Paul Willner died suddenly this week, not long after moving to our area from Wales.
The following fitting tribute from Swansea for Europe and Wales for Europe is repeated here with permission.
Paul was a driving force in the pro-European movement in Wales and beyond. He was absolutely determined that we should not take the 2016 referendum result lying down and was instrumental in shaping the Welsh national and political campaign response that followed. Whilst others were unsure of the way forward, Paul’s conviction was total.
Paul was the founder of Swansea for Europe, one of Wales’s first and most active pro-European local groups, which he chaired from 2017 to 2020. As Chair, he combined a clear-sighted vision of what needed to be done to influence potential supporters, civic leaders and politicians, with the ability to utilise the many talents of local activists to build a dynamic campaigning group. His friends in Swansea for Europe have fond memories of energetic street campaigning, marches, inspiring speaker events and lively debates – notably with Tim Martin in the Wetherspoon’s pub on Swansea’s Wind Street.
He was rarely discouraged and remained a committed and energetic activist after the 2019 General Election and the UK’s official departure from the European Union in 2020. He played a key role in shaping Wales for Europe as a long-term campaigning organisation and remained one of our Directors. He was tireless in his efforts to ensure Wales was plugged into the wider movement across the UK and contributed to organisations including Grassroots for Europe and European Movement. Paul also brought his expertise as a Professor of Psychology to his activism, exploring the impact of campaigning approaches on attitudes and behaviour. He was a regular contributor to the Bylines network, especially Bylines Cymru.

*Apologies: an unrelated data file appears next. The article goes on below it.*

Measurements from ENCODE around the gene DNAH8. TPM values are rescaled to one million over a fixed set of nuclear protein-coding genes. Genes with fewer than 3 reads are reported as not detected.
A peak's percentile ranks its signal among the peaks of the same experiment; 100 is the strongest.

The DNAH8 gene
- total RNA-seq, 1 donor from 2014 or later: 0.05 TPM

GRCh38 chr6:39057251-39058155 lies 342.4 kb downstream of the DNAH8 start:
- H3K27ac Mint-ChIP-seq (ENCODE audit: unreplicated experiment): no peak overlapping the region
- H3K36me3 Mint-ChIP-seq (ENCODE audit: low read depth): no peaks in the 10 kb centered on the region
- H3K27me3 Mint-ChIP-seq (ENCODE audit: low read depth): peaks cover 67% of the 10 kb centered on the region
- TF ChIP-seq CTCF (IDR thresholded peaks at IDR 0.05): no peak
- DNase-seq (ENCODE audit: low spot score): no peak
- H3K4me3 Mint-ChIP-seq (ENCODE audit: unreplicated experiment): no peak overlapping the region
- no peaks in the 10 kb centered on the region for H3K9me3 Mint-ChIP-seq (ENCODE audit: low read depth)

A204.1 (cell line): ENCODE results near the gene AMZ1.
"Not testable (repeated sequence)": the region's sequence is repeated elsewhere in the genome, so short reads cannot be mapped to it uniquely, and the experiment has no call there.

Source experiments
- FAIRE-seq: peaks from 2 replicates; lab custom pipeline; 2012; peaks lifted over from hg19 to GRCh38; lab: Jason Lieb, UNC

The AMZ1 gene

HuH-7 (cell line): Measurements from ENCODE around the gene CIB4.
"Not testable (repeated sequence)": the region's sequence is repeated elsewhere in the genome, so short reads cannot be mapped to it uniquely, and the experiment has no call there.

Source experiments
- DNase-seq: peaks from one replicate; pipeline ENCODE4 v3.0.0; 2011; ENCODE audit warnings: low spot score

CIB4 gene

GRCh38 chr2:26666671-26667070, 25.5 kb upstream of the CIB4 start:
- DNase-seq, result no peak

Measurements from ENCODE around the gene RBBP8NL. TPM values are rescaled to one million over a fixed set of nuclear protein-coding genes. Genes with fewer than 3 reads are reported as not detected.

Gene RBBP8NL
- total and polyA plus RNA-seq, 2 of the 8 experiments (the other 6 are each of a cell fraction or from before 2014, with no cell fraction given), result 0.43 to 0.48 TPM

Paul was a passionate Labour member and campaigned hard to influence the party’s position on the referendum result and in favour of a People’s Vote. More recently, he established Welsh Labour for Europe, determined to shift the party to an overt position of support for the UK’s return to the European Union.
He was a man of determination, energy and vision. He was fiercely articulate with a sharp intelligence. He combined strategic and tactical insight with a willingness to get things done.
Paul will be deeply missed by all of us who are part of the wider european movement, and in particular by his friends in Swansea. We send our sincere condolences to his wife, Heather, his children and to his grandchildren.
Paul’s belief in European solidarity and cooperation was deep and unfailing. He leaves a huge gap in our movement, but his determination to keep campaigning and to keep fighting for our place in Europe will remain an inspiration to all of us.
Oxford for Europe’s Colin Gordon writes:
I got to know Paul via Grassroots for Europe around the time he moved from Swansea, where he had spent his university career and continued to play a tremendously respected role in the pro-European movement, to Oxford, to be closer to his children and grandchildren. He and I worked together on campaign events, and reviewed each other’s writing. In recent months we used to meet for working coffee in the Weston Library. We were working on another event only days before he died. He was a teacher, researcher and clinician – he brought all those talents to campaigning. He did research with Richard Bentall on attitudes to freedom of movement which may be having an important influence. He was interested in the practicalities of persuasion, what works and how we can learn to do it better. He was warm, kindly, and unassuming. He wore his expertise lightly. He was an impatient and hopeful Rejoiner and a restive Labour activist. His parents were Austrian Jews who escaped with difficulty to Britain before WW2. Paul understood viscerally what freedom of movement means and what the EU means as a peace project, and turned understanding into tireless and influential action. We are already missing him.
You can read Paul’s last published article here:
PS 28 October 2023: here is Colin Gordon’s full tribute in Yorkshire bylines